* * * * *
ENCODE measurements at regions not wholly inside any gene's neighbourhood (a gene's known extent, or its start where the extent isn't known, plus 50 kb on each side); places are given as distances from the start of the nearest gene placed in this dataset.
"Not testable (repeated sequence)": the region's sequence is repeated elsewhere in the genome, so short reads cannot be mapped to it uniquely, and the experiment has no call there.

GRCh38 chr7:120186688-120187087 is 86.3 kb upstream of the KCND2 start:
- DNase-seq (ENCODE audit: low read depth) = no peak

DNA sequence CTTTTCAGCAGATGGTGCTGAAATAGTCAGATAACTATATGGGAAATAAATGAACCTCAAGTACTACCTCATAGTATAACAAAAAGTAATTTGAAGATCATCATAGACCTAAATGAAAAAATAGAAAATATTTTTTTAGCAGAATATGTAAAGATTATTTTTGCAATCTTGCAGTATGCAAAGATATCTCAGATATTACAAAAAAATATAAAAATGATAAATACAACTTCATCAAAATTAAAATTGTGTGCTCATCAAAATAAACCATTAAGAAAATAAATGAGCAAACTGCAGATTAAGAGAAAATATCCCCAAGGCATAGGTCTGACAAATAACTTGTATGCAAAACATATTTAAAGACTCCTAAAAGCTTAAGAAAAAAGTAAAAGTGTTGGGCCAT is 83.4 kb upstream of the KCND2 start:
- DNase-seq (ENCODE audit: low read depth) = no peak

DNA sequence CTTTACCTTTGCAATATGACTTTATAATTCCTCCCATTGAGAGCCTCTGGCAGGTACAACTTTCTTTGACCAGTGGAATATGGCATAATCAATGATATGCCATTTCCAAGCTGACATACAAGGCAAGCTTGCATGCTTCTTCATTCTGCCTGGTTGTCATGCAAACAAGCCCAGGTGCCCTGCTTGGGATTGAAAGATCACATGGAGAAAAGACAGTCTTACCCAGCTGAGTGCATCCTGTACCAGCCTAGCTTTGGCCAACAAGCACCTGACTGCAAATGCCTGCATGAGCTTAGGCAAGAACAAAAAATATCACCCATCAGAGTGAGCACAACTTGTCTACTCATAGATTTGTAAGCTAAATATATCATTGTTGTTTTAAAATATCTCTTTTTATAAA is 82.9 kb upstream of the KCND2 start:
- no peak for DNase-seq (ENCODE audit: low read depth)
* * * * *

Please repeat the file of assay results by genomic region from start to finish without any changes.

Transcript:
ENCODE measurements at regions not wholly inside any gene's neighbourhood (a gene's known extent, or its start where the extent isn't known, plus 50 kb on each side); places are given as distances from the start of the nearest gene placed in this dataset.
"Not testable (repeated sequence)": the region's sequence is repeated elsewhere in the genome, so short reads cannot be mapped to it uniquely, and the experiment has no call there.

GRCh38 chr7:120186688-120187087 is 86.3 kb upstream of the KCND2 start:
- DNase-seq (ENCODE audit: low read depth) = no peak

DNA sequence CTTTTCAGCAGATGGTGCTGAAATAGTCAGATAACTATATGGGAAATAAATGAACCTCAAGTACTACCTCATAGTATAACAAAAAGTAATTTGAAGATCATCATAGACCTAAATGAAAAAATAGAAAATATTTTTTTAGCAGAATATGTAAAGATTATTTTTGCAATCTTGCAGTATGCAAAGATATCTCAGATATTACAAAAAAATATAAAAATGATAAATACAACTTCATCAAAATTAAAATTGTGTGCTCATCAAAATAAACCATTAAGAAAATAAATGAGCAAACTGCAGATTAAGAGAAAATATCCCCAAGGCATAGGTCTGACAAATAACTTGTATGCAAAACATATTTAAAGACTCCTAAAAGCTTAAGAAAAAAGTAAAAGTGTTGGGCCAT is 83.4 kb upstream of the KCND2 start:
- DNase-seq (ENCODE audit: low read depth) = no peak

DNA sequence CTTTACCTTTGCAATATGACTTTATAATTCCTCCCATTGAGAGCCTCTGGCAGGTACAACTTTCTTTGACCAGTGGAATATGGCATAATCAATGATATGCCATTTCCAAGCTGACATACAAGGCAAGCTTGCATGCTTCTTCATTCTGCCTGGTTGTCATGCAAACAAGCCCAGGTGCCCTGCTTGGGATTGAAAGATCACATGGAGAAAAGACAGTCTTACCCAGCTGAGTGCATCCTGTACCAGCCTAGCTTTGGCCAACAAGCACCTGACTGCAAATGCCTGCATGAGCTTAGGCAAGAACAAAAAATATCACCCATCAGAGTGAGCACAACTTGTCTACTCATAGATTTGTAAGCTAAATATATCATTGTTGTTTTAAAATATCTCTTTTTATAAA is 82.9 kb upstream of the KCND2 start:
- no peak for DNase-seq (ENCODE audit: low read depth)